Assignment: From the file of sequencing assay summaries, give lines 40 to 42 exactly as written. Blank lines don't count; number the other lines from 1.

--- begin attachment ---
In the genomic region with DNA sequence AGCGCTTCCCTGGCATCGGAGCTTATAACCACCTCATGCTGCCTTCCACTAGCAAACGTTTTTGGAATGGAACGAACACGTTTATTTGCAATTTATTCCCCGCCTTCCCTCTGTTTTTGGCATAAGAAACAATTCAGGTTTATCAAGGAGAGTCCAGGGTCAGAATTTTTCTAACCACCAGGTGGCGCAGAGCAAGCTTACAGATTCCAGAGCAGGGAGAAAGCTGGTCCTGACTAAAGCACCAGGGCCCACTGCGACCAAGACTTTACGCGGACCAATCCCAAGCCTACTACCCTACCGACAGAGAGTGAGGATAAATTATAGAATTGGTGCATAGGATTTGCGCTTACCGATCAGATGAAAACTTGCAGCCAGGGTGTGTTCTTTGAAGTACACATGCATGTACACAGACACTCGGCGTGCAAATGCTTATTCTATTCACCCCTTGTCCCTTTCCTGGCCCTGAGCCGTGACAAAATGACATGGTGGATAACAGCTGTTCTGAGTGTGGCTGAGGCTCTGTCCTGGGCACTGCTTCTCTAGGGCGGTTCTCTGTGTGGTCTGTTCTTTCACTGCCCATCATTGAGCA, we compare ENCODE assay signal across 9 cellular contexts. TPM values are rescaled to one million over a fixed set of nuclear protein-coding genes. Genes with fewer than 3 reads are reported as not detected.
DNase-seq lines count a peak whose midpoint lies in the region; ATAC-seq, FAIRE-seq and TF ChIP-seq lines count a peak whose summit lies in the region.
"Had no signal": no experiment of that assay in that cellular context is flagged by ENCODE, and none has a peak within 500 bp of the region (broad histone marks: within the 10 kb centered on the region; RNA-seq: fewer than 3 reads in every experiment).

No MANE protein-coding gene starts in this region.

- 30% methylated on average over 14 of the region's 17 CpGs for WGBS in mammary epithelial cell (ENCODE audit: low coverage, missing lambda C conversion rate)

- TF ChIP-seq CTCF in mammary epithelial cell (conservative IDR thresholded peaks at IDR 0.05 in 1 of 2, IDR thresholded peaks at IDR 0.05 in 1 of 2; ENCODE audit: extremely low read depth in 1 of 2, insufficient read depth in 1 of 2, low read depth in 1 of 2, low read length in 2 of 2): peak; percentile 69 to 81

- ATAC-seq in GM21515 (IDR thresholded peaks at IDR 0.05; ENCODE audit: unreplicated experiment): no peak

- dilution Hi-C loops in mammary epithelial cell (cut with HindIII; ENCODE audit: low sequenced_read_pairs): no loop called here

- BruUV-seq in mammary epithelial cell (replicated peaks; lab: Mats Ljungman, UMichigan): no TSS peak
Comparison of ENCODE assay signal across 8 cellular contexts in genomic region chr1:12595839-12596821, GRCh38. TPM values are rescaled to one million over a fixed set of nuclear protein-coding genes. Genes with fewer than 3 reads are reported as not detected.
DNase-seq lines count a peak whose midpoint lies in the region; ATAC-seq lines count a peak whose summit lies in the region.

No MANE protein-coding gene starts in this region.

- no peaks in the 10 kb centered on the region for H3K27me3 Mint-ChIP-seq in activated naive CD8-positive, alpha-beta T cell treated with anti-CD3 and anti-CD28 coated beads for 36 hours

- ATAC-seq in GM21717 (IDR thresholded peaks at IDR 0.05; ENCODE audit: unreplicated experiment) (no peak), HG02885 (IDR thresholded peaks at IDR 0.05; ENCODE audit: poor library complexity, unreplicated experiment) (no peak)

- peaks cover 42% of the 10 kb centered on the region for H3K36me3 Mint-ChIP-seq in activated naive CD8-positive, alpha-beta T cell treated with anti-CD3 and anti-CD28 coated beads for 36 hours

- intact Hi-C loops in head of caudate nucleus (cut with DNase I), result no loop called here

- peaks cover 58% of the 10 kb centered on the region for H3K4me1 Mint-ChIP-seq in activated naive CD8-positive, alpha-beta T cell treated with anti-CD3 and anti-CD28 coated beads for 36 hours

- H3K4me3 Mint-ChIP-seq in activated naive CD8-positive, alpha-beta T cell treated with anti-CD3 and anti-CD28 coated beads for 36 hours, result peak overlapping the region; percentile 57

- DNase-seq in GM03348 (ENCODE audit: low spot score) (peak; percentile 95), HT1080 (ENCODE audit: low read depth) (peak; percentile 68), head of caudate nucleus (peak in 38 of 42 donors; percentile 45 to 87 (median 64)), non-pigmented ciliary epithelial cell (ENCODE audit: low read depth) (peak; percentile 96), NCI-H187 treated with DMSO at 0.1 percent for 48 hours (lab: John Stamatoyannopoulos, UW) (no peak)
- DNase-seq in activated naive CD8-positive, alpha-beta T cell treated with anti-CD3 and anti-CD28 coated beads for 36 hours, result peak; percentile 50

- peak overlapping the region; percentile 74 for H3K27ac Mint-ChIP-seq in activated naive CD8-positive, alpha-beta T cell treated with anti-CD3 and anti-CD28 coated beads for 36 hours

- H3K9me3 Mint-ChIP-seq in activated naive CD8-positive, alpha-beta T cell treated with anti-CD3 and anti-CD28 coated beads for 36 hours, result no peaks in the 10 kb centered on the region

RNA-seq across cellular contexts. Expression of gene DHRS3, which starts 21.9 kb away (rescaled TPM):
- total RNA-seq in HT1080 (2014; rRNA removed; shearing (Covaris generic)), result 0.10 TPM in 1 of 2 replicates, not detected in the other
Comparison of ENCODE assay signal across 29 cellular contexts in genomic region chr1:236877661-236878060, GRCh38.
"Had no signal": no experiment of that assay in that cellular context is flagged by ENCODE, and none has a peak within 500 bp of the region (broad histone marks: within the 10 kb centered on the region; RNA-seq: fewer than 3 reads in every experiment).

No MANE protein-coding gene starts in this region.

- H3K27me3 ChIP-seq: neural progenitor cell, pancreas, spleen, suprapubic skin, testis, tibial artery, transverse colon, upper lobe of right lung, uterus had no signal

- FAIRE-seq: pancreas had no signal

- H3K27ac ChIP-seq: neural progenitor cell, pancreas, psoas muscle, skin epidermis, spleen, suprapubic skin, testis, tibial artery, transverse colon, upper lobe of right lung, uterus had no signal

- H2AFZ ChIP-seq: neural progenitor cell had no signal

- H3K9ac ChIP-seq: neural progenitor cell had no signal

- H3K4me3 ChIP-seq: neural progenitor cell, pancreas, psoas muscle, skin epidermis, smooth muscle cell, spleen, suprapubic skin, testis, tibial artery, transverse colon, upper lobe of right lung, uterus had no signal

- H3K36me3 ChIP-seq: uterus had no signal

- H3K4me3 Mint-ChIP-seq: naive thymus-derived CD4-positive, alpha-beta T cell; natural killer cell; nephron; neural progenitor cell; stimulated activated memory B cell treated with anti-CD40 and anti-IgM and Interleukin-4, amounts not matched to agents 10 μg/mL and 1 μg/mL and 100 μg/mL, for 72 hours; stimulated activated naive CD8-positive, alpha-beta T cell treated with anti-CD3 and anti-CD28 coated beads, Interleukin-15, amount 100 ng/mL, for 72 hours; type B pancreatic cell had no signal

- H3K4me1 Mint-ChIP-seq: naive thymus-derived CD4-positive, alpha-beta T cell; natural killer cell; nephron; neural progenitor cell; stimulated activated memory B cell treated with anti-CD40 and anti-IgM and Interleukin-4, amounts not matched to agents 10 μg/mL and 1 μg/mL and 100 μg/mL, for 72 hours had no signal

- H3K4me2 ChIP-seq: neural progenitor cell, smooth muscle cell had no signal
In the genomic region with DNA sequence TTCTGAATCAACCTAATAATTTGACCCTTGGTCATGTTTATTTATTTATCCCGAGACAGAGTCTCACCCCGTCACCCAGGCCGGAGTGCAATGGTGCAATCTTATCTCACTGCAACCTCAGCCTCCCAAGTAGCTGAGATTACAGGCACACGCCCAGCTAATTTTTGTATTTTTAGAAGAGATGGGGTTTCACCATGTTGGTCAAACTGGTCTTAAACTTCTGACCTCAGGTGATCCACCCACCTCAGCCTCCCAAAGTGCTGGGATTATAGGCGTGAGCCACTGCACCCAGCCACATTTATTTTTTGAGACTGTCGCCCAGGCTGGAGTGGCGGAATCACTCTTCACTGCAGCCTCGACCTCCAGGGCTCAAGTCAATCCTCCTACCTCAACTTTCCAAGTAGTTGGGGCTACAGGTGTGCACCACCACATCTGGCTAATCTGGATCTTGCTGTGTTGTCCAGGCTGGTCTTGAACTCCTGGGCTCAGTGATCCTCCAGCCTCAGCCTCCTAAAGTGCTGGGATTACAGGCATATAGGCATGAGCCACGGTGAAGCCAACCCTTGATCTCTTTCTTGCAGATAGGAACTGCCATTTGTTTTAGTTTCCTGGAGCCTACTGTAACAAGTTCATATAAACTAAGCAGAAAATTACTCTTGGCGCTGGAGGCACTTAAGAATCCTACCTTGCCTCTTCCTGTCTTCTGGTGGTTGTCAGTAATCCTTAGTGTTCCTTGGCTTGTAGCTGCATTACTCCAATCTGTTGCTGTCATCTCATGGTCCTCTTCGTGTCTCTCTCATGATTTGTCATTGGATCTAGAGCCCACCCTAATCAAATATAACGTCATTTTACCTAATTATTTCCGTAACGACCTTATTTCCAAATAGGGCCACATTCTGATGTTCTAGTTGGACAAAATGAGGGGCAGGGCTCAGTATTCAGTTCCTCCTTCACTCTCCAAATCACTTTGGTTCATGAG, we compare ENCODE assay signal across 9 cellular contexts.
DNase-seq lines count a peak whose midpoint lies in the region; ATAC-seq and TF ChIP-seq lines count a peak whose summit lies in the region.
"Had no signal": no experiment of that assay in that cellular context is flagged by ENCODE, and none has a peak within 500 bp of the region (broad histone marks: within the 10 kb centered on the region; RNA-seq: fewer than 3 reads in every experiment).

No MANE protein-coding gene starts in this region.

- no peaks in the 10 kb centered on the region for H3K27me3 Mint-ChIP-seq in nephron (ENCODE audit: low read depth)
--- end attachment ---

"Had no signal": no experiment of that assay in that cellular context is flagged by ENCODE, and none has a peak within 500 bp of the region (broad histone marks: within the 10 kb centered on the region; RNA-seq: fewer than 3 reads in every experiment).

No MANE protein-coding gene starts in this region.

- no peaks in the 10 kb centered on the region for H3K27me3 Mint-ChIP-seq in nephron (ENCODE audit: low read depth)